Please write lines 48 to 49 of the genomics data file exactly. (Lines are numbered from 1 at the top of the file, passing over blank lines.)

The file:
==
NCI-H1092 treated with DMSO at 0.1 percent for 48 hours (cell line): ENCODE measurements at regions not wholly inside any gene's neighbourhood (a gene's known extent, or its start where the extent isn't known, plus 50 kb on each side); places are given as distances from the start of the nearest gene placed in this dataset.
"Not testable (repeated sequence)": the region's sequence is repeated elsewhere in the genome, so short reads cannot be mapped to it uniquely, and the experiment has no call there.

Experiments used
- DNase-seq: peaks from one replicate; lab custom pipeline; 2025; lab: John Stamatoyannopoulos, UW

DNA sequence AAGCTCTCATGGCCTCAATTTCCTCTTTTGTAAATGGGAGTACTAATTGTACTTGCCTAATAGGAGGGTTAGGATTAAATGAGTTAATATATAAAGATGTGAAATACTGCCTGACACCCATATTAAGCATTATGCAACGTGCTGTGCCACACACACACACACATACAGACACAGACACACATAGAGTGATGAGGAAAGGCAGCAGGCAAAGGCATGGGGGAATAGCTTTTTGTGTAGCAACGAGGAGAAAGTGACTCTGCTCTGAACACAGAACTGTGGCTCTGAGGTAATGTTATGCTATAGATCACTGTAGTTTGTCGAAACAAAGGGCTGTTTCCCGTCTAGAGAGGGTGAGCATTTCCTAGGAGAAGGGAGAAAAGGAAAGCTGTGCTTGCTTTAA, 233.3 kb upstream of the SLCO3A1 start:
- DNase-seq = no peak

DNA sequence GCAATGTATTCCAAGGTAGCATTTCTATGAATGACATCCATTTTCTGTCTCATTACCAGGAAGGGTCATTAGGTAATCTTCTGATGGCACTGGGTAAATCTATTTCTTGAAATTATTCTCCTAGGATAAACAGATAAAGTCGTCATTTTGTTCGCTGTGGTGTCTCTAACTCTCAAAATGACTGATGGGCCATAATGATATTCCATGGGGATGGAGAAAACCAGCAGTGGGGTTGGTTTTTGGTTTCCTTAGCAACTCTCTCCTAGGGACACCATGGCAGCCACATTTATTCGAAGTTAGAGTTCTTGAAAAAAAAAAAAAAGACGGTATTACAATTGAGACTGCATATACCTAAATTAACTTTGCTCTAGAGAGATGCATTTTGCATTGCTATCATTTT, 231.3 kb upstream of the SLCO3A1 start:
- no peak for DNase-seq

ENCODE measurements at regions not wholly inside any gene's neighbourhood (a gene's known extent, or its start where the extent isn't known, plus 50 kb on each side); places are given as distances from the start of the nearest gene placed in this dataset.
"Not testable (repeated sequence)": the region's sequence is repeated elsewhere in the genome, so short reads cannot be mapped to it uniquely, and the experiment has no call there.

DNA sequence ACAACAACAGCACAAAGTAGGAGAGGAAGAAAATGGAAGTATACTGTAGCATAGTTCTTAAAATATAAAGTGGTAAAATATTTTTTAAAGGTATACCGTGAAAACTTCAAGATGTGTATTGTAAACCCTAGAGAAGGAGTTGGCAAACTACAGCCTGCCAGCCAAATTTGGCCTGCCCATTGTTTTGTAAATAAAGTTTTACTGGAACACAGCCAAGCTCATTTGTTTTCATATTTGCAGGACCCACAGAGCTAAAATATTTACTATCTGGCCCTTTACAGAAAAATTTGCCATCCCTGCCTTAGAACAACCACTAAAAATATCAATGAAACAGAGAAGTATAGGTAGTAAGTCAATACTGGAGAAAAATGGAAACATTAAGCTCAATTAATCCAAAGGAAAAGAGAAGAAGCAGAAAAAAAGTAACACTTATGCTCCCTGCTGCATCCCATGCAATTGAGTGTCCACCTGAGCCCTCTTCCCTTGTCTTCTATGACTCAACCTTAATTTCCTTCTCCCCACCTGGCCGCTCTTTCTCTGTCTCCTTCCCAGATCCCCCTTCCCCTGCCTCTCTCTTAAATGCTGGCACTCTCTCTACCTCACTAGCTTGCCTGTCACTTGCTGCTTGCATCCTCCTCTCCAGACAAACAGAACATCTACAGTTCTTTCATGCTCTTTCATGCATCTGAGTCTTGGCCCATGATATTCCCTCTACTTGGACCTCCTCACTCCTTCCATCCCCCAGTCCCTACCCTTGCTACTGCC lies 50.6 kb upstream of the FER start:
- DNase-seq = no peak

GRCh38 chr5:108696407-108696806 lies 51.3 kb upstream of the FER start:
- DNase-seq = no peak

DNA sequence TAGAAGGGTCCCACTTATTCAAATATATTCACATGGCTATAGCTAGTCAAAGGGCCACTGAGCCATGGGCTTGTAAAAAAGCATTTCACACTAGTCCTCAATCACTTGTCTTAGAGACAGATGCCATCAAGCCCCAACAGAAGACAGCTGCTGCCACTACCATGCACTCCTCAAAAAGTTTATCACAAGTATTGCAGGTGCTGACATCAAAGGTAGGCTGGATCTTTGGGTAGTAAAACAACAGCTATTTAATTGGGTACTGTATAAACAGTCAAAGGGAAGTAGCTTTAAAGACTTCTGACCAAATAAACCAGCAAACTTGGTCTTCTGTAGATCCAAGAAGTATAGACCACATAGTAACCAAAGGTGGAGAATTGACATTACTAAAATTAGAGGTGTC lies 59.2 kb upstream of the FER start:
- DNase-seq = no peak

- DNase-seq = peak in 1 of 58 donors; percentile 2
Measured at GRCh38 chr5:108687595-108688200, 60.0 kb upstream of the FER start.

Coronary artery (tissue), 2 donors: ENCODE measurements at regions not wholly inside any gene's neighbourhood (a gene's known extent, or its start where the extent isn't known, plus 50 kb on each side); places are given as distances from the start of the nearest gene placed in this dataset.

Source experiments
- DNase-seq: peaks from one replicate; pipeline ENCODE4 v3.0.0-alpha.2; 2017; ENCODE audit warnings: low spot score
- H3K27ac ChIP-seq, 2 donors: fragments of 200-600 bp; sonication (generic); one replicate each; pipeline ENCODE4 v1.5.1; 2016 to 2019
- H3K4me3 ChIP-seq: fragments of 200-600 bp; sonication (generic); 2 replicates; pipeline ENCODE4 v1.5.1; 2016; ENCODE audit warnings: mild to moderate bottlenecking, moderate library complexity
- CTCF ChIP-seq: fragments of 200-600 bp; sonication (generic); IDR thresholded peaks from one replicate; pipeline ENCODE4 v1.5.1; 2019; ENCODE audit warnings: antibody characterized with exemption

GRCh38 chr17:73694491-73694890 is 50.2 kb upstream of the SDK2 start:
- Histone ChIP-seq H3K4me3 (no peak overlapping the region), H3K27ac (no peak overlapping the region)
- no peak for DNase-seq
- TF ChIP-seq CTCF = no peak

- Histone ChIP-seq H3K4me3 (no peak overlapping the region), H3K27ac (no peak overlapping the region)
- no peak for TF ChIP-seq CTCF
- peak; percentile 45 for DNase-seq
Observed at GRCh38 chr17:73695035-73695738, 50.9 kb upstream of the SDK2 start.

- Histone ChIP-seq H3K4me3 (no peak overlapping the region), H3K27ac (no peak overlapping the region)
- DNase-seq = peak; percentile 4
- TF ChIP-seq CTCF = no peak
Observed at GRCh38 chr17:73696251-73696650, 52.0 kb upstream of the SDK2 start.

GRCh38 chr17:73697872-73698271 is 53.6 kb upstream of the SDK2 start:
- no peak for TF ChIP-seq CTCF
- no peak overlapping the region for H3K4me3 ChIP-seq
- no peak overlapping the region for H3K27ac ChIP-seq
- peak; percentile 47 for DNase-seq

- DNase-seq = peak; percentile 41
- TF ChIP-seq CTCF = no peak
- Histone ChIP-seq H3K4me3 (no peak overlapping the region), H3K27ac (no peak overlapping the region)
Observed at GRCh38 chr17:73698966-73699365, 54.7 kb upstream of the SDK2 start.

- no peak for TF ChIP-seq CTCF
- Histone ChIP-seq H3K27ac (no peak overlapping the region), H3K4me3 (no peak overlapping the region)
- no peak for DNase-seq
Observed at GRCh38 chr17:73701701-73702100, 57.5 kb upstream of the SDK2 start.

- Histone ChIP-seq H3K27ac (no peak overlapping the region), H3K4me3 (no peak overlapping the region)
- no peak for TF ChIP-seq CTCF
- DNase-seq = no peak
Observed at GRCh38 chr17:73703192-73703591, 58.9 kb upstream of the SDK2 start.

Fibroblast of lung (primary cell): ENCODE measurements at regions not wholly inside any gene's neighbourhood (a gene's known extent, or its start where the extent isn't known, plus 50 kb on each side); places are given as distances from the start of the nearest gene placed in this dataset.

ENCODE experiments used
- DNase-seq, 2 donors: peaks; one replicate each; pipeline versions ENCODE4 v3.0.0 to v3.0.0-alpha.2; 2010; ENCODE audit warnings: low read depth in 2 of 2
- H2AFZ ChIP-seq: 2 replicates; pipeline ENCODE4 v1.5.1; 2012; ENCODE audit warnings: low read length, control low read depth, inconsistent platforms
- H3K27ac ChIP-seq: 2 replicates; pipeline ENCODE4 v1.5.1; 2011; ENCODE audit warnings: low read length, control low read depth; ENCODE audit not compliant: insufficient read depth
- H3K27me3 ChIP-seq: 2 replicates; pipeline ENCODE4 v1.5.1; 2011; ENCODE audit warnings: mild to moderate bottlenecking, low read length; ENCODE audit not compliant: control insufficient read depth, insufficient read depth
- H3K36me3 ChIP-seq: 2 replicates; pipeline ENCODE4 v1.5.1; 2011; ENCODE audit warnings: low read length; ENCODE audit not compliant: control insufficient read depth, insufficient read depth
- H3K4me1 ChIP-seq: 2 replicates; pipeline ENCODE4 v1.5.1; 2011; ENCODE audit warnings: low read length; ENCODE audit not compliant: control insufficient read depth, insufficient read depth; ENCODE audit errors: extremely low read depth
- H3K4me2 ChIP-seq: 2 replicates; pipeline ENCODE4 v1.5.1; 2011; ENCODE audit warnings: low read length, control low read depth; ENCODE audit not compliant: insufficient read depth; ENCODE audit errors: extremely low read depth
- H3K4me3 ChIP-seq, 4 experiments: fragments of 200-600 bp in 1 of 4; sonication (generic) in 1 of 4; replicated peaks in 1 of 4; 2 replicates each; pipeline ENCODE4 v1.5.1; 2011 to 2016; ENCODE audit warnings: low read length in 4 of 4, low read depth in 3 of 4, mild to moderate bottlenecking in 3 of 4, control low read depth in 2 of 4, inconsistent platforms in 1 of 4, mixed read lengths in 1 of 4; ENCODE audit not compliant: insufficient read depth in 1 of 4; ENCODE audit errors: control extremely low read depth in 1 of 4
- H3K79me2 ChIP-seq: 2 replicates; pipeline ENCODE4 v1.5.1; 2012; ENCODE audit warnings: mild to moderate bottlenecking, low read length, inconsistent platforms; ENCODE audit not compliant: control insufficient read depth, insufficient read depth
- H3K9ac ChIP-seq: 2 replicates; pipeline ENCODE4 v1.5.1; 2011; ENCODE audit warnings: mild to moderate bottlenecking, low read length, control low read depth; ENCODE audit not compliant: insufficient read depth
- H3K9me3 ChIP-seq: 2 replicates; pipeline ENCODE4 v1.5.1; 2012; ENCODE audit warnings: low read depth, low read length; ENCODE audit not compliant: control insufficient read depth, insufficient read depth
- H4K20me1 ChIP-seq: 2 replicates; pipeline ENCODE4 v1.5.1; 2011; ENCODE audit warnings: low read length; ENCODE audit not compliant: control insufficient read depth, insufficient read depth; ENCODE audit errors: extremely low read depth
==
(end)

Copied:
- no peak for DNase-seq
Observed at GRCh38 chr17:73701701-73702100, 57.5 kb upstream of the SDK2 start.